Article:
more. We have closed out more cases than we have received, so there has been a cut in the backlog. That has to do with the disputes aspect of the Board's work where we have had a substantially heavier work load, and yet we disposed of 37 percent more cases than the previous year. In the voluntary wage cases, that is, requests by employers alone, of which there are over 70 percent, or jointly with unions for permission to increase wage rates, the record is as follows:
This year we received 194,783 requests for proposed wage adjustments. That might be compared to last year's load which was 163,204. Our receipts have been considerably higher than last year, increasing by 31,579 cases.
Mr. CANNON. As to those requests that you have received, what is the nature of those requests?
Dr. TAYLOR. That is when an employer comes to us and says, “I wish to make this wage increase," or "I have agreed with my union to make a wage increase. Will you certify that the proposed adjustment is within the limits of the stabilization, program?”
Mr. CANNON. How many of those were there for the current year? Dr. TAYLOR. There were 194,783 received. Mr. CANNON. How does that compare with last year? Dr. TAYLOR. Last year there were 163,204. So our load in those cases increased by 31,579 voluntary cases.
Our record of the disposition of those voluntary cases is better than it was last year. We disposed of more than we received, that is, 197,150 cases. That happens to be about 20 percent more cases disposed of during the past year than in the previous year. Currently we have pending about 15,400 voluntary cases. That is an average of 1,300 cases per regional board.
I would like to give you one over-all picture. We are always concerned by the delays in the handling of our cases because of the bearing that delays may have on industrial relations.
I am happy to report that, whereas the average dispute case when we were last before you took us about 20 weeks to settle, the average dispute case now is settled in 12 weeks, so there has been a material improvement in the time required to dispose of these cases.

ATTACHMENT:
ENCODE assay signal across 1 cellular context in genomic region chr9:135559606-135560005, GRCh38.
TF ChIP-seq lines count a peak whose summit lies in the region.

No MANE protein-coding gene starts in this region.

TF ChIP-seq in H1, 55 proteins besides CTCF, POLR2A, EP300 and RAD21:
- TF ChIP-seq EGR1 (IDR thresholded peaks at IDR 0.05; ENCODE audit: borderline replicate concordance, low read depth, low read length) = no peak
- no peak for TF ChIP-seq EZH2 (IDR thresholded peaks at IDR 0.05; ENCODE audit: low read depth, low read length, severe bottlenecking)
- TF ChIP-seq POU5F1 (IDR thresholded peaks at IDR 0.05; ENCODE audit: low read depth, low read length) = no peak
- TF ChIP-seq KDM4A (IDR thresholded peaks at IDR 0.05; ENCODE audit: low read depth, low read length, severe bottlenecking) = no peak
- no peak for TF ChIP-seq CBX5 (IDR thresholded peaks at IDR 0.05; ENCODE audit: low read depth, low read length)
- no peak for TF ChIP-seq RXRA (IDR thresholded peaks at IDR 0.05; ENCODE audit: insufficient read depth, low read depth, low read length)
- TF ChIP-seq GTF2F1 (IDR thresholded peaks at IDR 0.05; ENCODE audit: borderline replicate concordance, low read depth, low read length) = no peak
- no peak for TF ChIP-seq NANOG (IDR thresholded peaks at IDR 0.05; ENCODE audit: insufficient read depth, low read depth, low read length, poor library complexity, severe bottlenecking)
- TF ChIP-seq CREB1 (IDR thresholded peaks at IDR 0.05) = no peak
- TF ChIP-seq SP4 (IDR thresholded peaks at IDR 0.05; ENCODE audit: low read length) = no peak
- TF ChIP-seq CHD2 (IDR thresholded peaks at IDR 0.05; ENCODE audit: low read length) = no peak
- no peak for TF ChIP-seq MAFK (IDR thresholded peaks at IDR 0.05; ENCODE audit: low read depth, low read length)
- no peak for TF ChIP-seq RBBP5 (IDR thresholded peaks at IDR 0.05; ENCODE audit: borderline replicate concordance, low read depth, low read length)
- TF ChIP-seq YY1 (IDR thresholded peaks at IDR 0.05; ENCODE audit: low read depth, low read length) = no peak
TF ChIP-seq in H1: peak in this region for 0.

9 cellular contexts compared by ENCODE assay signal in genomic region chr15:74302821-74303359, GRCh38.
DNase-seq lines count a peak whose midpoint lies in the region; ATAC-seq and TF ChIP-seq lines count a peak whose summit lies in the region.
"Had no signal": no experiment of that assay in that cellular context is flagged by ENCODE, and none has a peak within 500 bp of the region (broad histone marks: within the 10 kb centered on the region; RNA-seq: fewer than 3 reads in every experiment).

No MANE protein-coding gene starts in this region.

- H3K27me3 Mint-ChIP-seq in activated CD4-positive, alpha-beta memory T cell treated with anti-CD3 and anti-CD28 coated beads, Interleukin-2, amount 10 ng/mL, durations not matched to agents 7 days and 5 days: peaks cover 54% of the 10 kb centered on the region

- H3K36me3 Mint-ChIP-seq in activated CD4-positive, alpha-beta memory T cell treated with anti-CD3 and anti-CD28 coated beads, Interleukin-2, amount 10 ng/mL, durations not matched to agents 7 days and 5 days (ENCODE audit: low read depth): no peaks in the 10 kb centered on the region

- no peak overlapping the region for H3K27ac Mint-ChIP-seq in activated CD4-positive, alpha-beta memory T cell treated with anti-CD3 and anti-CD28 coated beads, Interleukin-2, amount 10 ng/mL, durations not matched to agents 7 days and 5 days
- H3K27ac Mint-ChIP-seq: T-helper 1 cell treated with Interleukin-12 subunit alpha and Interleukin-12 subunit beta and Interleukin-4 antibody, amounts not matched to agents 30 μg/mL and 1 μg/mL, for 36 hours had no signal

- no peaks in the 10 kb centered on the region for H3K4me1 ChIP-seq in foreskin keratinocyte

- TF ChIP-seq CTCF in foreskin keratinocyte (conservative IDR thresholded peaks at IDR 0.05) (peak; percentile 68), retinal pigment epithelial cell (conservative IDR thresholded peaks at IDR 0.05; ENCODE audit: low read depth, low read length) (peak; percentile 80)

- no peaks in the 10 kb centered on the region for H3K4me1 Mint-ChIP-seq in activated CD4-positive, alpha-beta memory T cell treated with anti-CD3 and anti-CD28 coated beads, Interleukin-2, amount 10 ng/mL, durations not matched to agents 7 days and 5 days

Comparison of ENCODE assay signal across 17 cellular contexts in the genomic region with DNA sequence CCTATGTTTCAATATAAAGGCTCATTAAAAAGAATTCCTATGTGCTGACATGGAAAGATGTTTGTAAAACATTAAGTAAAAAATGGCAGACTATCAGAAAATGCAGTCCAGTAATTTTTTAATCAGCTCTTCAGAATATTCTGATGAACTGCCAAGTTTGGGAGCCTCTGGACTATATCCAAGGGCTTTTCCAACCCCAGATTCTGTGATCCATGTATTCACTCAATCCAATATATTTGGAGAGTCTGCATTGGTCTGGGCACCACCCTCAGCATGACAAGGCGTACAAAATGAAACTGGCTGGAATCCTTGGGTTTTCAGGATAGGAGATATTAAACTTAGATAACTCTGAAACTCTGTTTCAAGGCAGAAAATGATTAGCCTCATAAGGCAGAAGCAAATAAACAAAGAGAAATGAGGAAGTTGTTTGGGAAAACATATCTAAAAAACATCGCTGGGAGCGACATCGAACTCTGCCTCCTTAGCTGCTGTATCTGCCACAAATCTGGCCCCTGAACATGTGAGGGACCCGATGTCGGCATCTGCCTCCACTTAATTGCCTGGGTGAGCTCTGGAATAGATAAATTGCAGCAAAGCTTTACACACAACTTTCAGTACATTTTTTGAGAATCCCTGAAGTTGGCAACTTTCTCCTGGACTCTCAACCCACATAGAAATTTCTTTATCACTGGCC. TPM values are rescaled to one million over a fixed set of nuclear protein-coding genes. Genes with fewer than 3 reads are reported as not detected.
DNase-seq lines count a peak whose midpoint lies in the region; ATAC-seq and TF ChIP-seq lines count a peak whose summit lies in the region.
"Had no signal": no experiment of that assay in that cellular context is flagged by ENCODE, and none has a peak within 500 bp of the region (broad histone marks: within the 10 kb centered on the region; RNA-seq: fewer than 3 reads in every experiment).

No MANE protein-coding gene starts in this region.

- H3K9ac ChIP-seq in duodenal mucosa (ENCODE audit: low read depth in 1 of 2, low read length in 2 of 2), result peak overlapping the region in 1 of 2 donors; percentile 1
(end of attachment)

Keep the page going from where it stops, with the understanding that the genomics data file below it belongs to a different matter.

As respects voluntary requests for wage adjustments, when we were here before, we stated that the average time required to dispose of that kind of case was 5 weeks. We have now reduced the time to 3 weeks. The Board has made strenuous efforts to achieve those results.
That gives you the general, over-all picture.
Mr. CANNON. That is a very satisfactory record both as to the number of cases handled and the number disposed of, and the time allotted to each case.
Have there been any major changes in the organization or the procedure of the Board since your last appearance before the committee?
Dr. TAYLOR. No; there has not been any major organizational or procedural changes. Our efforts in the past year have been principally in the direction of taking the organization which we had set up and making it operate more efficiently.
We have made some internal adjustments in the functions of particular divisions of the Board and procedural changes to expedite the handling of cases. There have been no new divisions added and no major organizational changes during the year.
NUMBER OF STRIKES
Mr. Cannon. How does your number of man-hours lost compare with the previous year?
Dr. TAYLOR. In strikes?
First of all, let me say that of the strikes that have taken place, the vast majority were unauthorized by the top officials of the unions. In most instances we have had exceptionally fine support from the leaders of international unions in getting unauthorized stoppages straightened out. There were about 2,900 strikes in the year 1942, 3,750 in 1943, and about 5,000 in 1944. Those data for 1944 are subject to revision. But that compares with the annual average of 3,385 strikes or lock-outs for the 5 pre-war years, from 1937 to 1941. However the duration of those strikes was much shorter in war years than in pre-war years. The workers involved in the 1944 strikes and lock-outs were idle an average of 4 working days,' as compared with 6 working days in 1943, 5 in 1942, 9.8 days in 1941, 11.6 days in 1940, and 15.2 days in 1939.
So there is a marked decrease in the amount of idle time lost during strikes. The percentage of available working time lost was ten one-hundredths of 1 percent in 1944 as compared with fifteen onehundredths in 1943.
Mr. WOODRUM. I understood you to say that you had had splendid cooperation with international unions, or with the leaders of international unions. Did you mean to say the leaders of international unions or the leaders of national unions?
Dr. TAYLOR. With the leaders of international and national unions.
Mr. WOODRUM. Do you speak of them as international or national unions?
Dr. TAYLOR. Both of them. Some of them are international and some are national. Those are their official names.
Mr. SNYDER. What percentage of them are national unions?
Dr. Taylor. We do not know of any strike last year that was authorized by a national union.
STATUS OF BACKLOG OF CASES
(See p. 24) Mr. Cannon. You said last year you had a backlog of 16,000 cases. Now you tell us that you are disposing of more cases than you receive, and that you are reducing the backlog. Evidently that is true. What is the situation now as to the backlog?
Dr. Taylor. The number of cases currently pending, that is, dis. pute cases, is 2,829, and in voluntary cases the number is 15,429. That is the current backlog.
Mr. CANNON. What is the trend? Is the number awaiting your action decreasing?
Mr. KHEEL. The trend continues fairly constant. I think we can show you that very graphically on two charts we have here.
Mr. CANNON. You may explain those.
Mr. KHEEL. This is a chart showing the dispute cases (indicating chart]. The top line represents the number of cases we have. About 2,800 are pending presently, and there has been a decrease, as you can